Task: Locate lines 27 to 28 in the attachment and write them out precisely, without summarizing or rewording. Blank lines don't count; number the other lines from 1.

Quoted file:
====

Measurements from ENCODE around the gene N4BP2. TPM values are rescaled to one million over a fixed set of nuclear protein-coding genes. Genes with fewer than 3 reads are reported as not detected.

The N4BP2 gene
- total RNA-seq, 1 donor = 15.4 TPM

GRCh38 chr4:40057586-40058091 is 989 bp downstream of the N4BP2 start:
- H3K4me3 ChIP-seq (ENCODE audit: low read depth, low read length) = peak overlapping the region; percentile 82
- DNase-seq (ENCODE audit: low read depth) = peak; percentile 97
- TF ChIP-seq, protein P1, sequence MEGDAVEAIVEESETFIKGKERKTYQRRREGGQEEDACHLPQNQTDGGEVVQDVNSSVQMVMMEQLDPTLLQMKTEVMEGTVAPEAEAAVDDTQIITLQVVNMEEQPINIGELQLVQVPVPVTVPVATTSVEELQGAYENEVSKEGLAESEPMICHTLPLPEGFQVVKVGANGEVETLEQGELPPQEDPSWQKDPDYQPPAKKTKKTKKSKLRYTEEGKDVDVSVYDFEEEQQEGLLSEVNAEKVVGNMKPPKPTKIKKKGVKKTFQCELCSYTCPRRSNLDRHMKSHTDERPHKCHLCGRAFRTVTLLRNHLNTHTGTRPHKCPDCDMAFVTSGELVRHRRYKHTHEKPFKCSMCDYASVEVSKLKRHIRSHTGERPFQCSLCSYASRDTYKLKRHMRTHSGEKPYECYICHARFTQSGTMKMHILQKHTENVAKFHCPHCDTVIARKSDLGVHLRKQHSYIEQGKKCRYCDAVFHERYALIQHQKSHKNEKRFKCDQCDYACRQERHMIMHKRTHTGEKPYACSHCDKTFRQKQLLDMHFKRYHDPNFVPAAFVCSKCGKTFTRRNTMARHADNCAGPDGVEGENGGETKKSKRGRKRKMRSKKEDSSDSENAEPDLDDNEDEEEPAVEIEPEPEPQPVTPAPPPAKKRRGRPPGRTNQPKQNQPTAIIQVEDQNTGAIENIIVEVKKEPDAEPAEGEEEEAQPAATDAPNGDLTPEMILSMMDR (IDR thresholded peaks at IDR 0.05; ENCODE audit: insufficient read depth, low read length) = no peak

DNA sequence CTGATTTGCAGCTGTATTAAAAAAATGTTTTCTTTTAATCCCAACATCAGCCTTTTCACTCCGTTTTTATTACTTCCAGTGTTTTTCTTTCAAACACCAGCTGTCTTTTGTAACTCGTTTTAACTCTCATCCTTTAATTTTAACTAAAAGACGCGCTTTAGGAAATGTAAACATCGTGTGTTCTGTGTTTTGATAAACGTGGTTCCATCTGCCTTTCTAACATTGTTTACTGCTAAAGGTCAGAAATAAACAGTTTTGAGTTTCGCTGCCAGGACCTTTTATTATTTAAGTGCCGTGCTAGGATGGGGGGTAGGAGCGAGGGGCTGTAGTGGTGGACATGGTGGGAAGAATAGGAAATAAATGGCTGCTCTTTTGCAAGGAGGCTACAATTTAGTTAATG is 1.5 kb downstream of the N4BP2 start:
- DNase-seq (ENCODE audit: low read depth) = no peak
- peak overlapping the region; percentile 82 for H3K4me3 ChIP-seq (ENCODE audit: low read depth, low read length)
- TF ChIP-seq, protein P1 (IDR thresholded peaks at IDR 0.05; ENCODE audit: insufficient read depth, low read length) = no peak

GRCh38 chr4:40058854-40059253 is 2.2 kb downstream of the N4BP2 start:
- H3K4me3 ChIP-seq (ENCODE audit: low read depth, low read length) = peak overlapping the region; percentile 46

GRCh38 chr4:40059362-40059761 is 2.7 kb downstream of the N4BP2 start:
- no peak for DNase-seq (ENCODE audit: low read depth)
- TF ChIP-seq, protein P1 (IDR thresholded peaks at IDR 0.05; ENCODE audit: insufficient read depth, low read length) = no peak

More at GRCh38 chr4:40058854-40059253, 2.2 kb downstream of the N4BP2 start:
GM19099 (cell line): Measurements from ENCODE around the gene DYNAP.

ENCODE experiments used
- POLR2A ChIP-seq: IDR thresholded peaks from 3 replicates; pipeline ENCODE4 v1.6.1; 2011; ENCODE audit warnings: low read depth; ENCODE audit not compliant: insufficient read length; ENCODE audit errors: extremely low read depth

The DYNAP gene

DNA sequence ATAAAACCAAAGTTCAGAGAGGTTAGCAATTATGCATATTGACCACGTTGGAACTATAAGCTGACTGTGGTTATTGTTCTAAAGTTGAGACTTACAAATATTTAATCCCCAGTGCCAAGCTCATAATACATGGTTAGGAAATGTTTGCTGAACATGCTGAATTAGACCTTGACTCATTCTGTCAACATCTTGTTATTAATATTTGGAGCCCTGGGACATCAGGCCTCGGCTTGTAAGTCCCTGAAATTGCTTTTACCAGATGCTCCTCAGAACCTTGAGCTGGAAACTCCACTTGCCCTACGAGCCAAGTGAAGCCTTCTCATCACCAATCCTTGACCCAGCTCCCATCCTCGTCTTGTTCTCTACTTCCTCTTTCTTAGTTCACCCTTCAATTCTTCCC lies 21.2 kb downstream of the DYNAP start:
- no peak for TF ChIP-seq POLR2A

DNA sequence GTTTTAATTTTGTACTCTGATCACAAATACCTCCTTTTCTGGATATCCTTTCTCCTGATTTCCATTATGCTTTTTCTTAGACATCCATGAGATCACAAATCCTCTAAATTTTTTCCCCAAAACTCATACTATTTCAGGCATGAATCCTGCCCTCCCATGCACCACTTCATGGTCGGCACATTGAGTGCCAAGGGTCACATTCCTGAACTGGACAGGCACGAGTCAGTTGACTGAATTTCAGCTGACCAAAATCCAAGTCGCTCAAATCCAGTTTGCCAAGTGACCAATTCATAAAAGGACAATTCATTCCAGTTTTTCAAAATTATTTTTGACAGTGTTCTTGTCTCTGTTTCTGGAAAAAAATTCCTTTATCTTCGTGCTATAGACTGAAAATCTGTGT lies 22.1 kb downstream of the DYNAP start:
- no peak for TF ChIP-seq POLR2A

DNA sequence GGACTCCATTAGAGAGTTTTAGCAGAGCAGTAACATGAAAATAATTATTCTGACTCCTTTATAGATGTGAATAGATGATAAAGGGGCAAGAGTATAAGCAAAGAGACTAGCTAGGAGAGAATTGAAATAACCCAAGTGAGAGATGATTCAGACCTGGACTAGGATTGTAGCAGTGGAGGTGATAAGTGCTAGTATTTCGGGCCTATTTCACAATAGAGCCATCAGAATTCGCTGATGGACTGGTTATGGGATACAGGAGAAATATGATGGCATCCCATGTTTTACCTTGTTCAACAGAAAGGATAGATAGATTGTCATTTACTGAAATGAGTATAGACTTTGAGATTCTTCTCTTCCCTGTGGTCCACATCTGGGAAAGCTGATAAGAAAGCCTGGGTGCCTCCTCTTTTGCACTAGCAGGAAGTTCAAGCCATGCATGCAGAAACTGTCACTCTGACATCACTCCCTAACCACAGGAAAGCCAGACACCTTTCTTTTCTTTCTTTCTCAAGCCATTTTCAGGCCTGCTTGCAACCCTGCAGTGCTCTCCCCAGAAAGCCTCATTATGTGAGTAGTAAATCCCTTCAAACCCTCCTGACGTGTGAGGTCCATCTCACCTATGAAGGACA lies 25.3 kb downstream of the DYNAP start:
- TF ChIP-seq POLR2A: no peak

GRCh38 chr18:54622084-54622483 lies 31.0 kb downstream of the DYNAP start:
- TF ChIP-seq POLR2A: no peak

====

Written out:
- TF ChIP-seq POLR2A: no peak

GRCh38 chr18:54622084-54622483 lies 31.0 kb downstream of the DYNAP start: